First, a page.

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I Knew It All Along, Unless I Had to Work to Learn What I Know
Basic and Applied Social Psychology
  • Harry M. Wallace, Trinity University
  • Michelle Chang
  • Patrick J Carroll
  • Jodi Grace
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After receiving knowledge regarding some topic, people usually overestimate their prior topic knowledge. Two experiments investigated whether people would claim less prior knowledge if they worked to earn their present knowledge. In Study 1, students finishing a psychology course claimed less precourse psychology knowledge if they reported devoting more effort toward the course. In Study 2, the knew-it-all-along effect was stronger for participants who were simply given the answers to questions than for participants who studied for 20 minutes to learn the answers. Both cognitive and motivational factors can account for the observed effects of effort investment on retrospective knowledge judgments.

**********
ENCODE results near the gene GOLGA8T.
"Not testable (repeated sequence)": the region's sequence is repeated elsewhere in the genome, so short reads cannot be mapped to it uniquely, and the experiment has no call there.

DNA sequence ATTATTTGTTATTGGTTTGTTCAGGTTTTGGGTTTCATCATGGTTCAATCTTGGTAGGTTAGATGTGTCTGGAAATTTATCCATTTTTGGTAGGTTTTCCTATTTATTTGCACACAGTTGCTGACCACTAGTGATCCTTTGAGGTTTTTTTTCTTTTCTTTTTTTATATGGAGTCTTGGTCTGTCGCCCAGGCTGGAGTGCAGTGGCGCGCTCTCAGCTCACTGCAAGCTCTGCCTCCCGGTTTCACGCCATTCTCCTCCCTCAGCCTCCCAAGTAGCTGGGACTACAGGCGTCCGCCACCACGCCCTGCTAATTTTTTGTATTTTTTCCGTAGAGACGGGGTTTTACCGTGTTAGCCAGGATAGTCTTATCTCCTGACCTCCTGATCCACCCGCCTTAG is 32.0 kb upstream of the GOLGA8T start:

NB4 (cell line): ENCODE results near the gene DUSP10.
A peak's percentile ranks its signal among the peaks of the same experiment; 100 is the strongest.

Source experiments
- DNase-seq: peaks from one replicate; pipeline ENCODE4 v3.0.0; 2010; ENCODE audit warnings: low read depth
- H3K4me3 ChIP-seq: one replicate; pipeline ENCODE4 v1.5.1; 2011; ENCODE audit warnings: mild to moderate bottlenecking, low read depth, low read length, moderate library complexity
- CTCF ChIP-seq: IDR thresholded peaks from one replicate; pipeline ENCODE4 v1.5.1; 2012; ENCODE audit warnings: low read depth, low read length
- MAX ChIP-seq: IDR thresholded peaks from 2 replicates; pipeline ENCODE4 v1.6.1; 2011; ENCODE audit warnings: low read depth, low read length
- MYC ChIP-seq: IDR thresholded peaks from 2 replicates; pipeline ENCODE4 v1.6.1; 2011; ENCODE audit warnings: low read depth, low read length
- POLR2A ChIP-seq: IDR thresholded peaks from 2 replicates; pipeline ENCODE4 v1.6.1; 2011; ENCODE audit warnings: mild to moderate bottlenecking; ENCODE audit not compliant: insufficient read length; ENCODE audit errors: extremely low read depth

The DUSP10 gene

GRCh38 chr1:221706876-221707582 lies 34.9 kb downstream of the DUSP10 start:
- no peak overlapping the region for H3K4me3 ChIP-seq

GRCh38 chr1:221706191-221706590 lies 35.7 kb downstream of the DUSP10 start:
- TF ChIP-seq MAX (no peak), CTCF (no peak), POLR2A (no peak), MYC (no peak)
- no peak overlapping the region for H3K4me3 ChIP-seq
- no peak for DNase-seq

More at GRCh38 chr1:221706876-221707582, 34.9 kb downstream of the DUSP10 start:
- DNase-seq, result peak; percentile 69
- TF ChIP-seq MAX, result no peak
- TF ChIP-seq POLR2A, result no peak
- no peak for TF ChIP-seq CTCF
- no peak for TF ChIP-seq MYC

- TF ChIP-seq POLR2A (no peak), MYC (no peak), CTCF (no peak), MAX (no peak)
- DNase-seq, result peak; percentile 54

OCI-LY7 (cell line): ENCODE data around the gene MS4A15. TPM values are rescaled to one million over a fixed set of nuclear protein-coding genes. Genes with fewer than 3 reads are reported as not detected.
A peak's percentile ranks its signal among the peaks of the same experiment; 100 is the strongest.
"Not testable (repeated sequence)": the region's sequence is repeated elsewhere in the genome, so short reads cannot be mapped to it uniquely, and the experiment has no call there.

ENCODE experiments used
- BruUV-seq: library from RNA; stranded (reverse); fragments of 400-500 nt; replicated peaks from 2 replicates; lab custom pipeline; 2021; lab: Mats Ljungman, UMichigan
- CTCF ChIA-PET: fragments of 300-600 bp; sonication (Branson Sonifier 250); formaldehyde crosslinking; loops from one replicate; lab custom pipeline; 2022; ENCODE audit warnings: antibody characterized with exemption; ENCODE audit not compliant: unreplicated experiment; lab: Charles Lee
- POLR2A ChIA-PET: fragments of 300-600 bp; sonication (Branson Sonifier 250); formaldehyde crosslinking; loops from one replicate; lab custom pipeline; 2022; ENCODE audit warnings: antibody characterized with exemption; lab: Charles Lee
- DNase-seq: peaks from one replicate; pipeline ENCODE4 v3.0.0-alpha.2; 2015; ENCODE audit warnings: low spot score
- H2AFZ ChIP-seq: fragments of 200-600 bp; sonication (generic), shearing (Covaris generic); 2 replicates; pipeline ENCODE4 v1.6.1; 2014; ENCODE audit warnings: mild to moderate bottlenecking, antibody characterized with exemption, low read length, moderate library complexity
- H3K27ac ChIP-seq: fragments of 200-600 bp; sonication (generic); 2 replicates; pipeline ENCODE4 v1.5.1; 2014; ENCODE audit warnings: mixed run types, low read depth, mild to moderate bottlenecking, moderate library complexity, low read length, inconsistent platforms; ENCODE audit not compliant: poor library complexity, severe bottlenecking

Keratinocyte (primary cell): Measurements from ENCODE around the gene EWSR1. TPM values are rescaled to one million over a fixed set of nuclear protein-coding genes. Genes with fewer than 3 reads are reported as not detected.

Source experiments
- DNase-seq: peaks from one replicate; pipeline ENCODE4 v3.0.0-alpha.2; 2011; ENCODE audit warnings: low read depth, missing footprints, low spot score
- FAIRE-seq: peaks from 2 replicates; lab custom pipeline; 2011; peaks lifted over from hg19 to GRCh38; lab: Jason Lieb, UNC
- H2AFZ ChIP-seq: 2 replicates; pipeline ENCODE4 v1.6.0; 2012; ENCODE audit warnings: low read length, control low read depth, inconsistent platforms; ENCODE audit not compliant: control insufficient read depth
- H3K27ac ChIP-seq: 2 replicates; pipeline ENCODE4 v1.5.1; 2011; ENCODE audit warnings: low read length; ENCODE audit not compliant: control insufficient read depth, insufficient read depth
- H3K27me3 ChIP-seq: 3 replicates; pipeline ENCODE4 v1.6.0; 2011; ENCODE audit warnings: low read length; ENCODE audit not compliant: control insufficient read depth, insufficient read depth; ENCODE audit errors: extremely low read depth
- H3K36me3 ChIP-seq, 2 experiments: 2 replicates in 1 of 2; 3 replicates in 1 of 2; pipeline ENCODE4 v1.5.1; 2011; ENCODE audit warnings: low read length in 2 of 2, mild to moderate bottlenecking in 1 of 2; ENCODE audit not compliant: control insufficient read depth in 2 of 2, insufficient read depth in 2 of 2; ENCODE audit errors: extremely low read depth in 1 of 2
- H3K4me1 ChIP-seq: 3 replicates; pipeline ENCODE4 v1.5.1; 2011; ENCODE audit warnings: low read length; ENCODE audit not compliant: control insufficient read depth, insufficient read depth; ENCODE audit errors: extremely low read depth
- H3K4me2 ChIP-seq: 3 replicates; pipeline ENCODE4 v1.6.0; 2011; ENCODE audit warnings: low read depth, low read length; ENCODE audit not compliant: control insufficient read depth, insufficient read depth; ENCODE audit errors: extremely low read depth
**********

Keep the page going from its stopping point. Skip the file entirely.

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Wallace, H. M., Chang, M., Carroll, P. J., & Grace, J. (2009). I knew it all along, unless I had to work to learn what I know. Basic and Applied Social Psychology, 31, 32-39. doi: 10.1080/01973530802659844